Meet The Team

Eszter Hars, Ph.D.
Founder and CEO, Shwachman-Diamond Syndrome Alliance

Eszter received her Ph.D. in Molecular Biology from the University of Medicine and Dentistry of New Jersey in 2005, with her research focused on cancer, leukemia, and ageing. After moving to Boston, she worked in international B2B sales for an analytic device company, followed by customer management, engagement, training, and marketing for one of the biggest scientific publisher and solution providers in the world. Currently she runs a biotech startup company focused on cell isolation for research and treatment of various human diseases.

Since her daughter was diagnosed with Shwachman-Diamond Syndrome (SDS) at age 1, she became increasingly engaged in the SDS community, volunteering wherever possible. In 2020, she took her efforts to the next level by founding the SDS Alliance, with the goal to accelerate treatment development for SDS, getting the SDS community research ready, and developing collaborations within and in between all stakeholder groups, globally.

Medical and Scientific Advisory Board

We are actively working on growing the board. If you have expertise in hematology, data science, genomics, gene and cell therapy, drug development, and related fields, we would love to talk.

Professor Alan Warren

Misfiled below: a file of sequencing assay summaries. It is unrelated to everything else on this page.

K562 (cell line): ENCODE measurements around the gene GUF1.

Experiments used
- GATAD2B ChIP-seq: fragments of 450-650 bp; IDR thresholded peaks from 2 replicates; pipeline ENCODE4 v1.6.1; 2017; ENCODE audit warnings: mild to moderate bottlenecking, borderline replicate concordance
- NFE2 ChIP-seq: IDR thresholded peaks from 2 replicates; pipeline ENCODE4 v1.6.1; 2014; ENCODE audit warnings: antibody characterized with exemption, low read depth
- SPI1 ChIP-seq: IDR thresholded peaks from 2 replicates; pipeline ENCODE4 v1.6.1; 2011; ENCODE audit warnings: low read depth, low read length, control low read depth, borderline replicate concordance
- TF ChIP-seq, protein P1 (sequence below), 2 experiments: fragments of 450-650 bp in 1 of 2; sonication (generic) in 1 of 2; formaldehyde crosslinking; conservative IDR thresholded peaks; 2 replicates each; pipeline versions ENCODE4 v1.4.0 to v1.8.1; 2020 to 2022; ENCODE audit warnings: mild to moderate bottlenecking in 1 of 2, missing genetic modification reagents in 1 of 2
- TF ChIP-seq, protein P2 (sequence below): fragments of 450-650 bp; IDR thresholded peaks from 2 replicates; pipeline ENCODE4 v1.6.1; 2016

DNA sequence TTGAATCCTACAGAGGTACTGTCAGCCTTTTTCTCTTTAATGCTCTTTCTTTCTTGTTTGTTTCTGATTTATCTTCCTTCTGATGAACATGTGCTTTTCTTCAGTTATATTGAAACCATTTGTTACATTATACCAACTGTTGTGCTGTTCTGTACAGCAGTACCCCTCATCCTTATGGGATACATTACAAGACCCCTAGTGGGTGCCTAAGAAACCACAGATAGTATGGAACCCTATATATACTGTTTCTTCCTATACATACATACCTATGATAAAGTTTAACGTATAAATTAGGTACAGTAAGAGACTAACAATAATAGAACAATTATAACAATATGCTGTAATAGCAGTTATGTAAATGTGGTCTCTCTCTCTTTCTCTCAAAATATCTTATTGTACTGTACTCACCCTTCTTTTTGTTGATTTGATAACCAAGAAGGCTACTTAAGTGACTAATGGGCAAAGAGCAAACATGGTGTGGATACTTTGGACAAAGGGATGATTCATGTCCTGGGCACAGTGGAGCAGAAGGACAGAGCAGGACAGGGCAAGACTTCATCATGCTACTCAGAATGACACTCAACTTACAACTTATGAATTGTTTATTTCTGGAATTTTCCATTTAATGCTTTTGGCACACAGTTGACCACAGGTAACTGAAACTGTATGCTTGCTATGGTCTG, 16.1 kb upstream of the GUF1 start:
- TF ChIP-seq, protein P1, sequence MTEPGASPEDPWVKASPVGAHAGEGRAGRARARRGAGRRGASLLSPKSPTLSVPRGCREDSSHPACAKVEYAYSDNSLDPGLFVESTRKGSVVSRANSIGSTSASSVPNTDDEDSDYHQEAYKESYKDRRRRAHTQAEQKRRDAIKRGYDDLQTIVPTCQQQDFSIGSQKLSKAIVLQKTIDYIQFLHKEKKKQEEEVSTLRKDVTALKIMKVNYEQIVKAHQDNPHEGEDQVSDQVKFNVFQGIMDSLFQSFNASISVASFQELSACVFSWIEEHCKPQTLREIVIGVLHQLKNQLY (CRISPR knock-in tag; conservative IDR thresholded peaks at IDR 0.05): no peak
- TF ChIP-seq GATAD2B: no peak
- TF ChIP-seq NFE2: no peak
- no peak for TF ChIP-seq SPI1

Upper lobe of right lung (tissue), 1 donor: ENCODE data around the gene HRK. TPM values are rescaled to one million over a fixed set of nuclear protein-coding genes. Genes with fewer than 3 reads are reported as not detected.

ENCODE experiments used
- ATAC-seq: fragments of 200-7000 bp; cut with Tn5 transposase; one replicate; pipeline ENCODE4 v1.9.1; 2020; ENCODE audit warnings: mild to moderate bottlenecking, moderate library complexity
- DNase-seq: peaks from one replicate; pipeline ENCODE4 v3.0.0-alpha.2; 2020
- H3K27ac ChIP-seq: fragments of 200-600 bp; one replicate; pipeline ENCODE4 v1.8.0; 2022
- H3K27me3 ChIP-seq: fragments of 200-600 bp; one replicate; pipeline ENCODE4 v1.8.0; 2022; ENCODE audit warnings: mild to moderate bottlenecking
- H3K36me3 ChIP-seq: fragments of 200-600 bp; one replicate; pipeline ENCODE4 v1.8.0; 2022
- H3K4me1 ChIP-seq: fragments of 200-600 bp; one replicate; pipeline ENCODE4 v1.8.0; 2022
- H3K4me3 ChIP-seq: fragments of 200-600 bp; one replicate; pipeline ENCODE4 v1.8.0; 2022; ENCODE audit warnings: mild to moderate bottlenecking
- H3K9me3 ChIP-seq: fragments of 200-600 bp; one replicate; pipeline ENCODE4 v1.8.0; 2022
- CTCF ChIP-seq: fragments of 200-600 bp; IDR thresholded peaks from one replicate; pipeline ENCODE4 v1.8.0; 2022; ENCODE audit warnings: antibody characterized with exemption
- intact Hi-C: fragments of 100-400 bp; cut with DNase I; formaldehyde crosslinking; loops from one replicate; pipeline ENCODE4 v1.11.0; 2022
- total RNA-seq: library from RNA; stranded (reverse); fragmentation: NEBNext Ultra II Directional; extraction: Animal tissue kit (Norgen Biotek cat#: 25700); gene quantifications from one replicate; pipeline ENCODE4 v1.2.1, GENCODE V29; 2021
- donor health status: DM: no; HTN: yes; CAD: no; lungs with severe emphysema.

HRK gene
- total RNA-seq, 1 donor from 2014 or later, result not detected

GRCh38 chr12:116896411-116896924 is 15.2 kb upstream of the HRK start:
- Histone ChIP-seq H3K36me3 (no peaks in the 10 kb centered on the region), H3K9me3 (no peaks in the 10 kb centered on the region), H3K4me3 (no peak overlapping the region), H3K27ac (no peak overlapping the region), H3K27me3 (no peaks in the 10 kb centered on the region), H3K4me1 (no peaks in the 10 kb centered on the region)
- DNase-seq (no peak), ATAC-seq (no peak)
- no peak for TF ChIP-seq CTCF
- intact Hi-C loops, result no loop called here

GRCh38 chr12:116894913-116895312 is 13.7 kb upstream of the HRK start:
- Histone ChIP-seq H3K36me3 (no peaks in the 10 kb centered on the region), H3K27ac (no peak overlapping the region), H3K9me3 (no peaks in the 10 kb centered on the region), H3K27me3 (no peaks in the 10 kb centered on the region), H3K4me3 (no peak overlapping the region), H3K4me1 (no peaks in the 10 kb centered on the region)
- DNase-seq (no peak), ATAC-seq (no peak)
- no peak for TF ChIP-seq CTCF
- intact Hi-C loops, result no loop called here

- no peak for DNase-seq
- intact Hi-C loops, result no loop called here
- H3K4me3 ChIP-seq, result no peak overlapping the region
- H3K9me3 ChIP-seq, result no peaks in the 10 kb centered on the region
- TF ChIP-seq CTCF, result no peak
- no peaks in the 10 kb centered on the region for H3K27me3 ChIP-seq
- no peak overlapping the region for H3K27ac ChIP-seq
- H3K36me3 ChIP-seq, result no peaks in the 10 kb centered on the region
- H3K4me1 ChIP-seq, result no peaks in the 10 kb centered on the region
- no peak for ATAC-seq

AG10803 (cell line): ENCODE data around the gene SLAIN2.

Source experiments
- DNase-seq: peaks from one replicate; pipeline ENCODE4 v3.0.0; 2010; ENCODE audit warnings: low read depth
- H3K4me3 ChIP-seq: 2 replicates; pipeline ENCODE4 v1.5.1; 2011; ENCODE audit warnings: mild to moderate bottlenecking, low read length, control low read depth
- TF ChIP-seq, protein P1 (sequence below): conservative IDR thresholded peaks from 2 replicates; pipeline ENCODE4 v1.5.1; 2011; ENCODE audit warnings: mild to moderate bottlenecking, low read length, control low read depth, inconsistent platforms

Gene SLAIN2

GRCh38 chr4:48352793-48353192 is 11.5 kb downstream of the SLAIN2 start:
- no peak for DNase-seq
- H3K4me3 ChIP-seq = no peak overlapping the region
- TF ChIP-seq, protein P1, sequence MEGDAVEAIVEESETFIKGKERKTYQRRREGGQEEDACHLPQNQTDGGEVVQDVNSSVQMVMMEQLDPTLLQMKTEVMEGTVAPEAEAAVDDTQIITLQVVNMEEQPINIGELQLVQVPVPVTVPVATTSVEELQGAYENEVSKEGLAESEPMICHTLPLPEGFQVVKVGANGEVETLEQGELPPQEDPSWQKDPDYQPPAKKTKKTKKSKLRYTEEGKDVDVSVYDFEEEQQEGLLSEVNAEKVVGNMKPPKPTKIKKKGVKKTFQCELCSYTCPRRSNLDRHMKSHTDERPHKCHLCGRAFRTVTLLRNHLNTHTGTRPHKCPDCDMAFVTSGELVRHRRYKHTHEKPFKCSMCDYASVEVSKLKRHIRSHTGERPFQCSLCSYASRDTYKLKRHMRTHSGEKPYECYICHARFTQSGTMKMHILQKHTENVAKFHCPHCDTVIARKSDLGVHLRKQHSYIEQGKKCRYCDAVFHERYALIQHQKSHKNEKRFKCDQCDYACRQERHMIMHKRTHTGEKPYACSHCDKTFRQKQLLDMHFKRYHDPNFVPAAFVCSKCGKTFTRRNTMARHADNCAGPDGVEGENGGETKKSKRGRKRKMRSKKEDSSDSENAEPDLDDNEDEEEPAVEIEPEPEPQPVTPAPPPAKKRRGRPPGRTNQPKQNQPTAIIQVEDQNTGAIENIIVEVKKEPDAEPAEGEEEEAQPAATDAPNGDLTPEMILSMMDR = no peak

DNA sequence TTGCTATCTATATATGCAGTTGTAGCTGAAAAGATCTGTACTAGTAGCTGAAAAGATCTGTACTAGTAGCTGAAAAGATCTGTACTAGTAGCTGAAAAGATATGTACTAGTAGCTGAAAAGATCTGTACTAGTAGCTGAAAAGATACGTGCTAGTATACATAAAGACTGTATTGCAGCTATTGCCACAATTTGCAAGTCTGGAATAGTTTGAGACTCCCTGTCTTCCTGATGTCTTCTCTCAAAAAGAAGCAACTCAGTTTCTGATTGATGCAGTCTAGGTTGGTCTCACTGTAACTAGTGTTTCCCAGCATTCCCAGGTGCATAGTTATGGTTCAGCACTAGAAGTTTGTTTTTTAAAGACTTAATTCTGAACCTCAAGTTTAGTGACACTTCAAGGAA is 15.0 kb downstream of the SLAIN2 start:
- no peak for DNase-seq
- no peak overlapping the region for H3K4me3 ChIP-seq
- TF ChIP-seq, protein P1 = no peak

Professor of Haematology, Cambridge University Hospitals, UK
NHS Foundation Trust

Professor Warren obtained his undergraduate degrees in Biochemistry (1983) and Medicine (1986) at the University of Glasgow. He completed his PhD in Molecular Biology in 1995 in the laboratory of Dr. Terry Rabbitts at the MRC Laboratory of Molecular Biology where he discovered that the LIM-only protein Lmo2 is required for haematopoiesis. He is currently Professor of Haematology at the University of Cambridge, UK, Clinical Lead for Bone Marrow Failure and Myelodysplastic Syndromes at Cambridge University Hospitals, and elected Fellow of the Academy of Medical Sciences in 2005.

His lab is focused on ribosome biology and the clinical impact of its defects. Ribosomes are the universally conserved macromolecular machines that decode the mRNA to make proteins. Defects in the ribosome assembly process cause the 'ribosomopathies', a fascinating new group of human developmental disorders that perturb hamatopoietic stem cell function and promote progression to bone marrow failure, myelodysplastic syndrome and  acute leukaemia. Professor Warren's lab discovered that defective assembly of ribosomes, the machines in all our cells that make protein, causes Shwachman-Diamond syndrome.